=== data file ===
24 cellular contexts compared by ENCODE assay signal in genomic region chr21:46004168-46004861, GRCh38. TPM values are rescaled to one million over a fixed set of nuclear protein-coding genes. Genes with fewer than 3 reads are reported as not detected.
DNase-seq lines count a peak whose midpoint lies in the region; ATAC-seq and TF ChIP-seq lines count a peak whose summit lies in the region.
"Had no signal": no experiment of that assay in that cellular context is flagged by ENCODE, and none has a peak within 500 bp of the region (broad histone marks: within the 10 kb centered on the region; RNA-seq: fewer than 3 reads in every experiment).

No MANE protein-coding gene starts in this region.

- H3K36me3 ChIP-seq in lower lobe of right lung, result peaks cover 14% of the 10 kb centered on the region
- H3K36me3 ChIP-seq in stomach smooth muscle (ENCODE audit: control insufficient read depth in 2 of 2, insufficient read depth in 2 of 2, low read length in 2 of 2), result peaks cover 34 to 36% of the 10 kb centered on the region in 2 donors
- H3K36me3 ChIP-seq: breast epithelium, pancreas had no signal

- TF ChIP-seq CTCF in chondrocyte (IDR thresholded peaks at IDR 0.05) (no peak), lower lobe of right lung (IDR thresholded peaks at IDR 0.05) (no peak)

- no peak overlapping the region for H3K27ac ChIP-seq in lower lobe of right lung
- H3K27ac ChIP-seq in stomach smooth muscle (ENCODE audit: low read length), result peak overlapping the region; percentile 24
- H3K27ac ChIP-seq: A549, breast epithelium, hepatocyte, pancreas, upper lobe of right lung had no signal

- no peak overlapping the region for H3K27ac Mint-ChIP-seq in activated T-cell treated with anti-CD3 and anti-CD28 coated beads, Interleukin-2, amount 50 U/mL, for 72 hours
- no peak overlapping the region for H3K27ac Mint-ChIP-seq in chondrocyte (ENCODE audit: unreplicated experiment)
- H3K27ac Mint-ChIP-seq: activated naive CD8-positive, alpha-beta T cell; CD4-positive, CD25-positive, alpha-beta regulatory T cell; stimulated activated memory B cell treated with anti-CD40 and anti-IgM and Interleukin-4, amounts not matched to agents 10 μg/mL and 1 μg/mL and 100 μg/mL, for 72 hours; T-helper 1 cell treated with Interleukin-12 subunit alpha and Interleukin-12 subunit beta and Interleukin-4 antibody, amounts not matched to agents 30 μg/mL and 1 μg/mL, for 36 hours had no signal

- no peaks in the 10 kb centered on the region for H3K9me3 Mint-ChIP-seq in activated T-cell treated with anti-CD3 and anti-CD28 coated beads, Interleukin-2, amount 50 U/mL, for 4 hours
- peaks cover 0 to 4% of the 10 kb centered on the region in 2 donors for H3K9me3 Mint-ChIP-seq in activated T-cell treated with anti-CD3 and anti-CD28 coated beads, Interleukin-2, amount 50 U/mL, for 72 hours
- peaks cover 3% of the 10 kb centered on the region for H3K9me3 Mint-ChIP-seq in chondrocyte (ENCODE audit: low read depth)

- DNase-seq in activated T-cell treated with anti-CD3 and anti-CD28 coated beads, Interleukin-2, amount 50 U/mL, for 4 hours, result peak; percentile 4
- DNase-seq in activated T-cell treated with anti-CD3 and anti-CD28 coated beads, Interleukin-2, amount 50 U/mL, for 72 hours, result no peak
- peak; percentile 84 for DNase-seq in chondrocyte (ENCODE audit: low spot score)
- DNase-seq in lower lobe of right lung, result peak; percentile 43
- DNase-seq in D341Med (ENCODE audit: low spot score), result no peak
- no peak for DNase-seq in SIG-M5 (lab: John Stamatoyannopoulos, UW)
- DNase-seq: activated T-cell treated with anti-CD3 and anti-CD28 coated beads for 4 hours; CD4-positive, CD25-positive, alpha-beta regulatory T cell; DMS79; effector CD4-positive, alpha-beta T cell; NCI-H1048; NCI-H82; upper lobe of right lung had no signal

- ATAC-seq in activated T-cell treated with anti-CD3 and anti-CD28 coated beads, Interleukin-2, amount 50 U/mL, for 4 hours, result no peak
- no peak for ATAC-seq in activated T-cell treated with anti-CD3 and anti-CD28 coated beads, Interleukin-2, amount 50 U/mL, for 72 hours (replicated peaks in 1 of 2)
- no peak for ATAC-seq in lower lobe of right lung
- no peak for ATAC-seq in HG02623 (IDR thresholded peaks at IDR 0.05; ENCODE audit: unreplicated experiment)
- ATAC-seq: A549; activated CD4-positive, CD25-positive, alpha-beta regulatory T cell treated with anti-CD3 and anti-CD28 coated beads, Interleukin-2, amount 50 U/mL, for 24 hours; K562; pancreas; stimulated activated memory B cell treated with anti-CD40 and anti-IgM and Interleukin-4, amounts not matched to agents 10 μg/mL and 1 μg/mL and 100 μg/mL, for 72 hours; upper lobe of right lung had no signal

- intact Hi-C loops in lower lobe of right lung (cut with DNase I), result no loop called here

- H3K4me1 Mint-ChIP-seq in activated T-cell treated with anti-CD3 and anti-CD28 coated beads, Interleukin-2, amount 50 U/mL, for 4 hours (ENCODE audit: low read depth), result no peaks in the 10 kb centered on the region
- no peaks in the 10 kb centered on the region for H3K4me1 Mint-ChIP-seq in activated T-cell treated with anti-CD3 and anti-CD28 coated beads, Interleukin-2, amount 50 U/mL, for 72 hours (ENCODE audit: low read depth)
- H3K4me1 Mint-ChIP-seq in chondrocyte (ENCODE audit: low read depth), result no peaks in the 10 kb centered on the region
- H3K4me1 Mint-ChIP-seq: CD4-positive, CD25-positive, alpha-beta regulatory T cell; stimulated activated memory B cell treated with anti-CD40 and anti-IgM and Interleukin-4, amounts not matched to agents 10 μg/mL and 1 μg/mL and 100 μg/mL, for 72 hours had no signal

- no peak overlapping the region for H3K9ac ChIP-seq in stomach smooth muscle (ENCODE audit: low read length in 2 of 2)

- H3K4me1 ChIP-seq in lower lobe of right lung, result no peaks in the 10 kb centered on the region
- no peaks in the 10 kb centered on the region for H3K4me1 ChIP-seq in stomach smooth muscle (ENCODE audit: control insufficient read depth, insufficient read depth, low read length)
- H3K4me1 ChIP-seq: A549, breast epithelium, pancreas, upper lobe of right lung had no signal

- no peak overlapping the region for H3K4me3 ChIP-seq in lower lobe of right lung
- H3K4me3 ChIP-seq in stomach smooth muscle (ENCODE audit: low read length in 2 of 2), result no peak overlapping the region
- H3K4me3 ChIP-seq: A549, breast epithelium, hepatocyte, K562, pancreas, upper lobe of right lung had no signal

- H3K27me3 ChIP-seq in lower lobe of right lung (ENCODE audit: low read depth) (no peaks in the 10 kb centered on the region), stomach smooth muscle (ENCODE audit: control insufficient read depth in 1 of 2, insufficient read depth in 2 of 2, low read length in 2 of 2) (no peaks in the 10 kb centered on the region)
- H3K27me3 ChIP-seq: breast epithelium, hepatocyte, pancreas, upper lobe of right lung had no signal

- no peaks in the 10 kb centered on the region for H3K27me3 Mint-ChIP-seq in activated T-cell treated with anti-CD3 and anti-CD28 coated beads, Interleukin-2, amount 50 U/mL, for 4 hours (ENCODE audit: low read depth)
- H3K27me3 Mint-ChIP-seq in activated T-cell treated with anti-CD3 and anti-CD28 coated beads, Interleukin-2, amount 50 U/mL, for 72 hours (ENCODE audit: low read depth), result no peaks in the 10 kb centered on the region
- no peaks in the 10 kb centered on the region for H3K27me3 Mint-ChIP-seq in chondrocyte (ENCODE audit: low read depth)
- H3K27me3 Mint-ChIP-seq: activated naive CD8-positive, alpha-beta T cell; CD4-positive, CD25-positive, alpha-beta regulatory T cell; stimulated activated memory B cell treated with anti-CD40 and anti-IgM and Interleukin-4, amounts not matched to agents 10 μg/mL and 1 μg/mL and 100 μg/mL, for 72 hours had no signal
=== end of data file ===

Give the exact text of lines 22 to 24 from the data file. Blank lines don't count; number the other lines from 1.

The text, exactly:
- DNase-seq in D341Med (ENCODE audit: low spot score), result no peak
- no peak for DNase-seq in SIG-M5 (lab: John Stamatoyannopoulos, UW)
- DNase-seq: activated T-cell treated with anti-CD3 and anti-CD28 coated beads for 4 hours; CD4-positive, CD25-positive, alpha-beta regulatory T cell; DMS79; effector CD4-positive, alpha-beta T cell; NCI-H1048; NCI-H82; upper lobe of right lung had no signal